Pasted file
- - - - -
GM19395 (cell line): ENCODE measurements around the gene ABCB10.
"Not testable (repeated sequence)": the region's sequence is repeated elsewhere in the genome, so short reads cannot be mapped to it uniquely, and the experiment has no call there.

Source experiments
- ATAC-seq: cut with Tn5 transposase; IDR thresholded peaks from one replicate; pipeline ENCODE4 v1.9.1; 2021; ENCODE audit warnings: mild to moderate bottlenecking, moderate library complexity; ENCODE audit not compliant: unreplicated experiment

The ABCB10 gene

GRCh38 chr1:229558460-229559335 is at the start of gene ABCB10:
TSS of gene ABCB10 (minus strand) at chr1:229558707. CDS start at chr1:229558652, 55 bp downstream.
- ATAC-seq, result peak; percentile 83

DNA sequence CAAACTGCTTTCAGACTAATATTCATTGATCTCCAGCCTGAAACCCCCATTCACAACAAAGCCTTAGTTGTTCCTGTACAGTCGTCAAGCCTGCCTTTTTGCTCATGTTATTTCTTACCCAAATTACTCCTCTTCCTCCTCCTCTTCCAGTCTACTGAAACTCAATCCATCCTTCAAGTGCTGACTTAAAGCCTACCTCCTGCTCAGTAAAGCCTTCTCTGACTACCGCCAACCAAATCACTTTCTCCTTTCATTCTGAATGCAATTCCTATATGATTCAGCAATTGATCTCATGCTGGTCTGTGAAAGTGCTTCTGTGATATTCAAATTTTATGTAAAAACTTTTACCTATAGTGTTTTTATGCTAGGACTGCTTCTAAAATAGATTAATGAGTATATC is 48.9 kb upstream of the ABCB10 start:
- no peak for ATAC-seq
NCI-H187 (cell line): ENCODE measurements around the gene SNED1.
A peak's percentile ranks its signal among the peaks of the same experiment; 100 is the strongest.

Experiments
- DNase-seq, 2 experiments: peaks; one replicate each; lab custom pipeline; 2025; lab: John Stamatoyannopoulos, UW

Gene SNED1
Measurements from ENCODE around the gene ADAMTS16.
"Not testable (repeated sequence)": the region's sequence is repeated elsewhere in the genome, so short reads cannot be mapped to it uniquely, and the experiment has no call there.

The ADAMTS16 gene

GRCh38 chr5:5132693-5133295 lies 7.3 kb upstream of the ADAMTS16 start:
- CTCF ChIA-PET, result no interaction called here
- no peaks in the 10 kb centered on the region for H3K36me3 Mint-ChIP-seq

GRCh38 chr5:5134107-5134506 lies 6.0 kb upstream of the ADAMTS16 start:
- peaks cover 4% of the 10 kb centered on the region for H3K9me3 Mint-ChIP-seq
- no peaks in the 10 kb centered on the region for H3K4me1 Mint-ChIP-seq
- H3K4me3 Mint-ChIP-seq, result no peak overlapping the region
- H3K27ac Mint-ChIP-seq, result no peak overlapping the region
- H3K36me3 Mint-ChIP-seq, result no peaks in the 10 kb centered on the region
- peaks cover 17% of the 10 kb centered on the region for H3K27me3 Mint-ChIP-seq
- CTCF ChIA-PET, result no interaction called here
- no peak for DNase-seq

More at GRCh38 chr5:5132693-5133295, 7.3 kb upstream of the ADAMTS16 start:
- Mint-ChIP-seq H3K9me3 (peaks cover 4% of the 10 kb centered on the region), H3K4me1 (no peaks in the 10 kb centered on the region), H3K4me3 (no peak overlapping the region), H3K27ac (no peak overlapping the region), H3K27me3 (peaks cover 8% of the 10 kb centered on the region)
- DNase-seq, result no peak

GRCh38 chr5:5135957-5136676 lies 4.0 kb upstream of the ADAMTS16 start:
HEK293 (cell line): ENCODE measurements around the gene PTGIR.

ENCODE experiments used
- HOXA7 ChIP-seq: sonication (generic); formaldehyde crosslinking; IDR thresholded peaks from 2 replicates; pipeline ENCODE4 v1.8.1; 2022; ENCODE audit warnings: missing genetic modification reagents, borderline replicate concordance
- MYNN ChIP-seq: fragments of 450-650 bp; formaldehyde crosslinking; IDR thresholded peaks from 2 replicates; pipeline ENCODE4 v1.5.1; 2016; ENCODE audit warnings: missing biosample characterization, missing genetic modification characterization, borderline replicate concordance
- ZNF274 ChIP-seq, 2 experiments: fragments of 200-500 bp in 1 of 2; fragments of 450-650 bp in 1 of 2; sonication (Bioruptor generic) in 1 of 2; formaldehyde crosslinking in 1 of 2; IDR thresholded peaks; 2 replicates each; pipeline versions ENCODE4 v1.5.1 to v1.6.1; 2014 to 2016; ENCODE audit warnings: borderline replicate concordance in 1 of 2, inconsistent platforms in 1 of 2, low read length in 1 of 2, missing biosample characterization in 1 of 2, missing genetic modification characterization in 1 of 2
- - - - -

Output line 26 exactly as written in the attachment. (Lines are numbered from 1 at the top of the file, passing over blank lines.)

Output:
- H3K27ac Mint-ChIP-seq, result no peak overlapping the region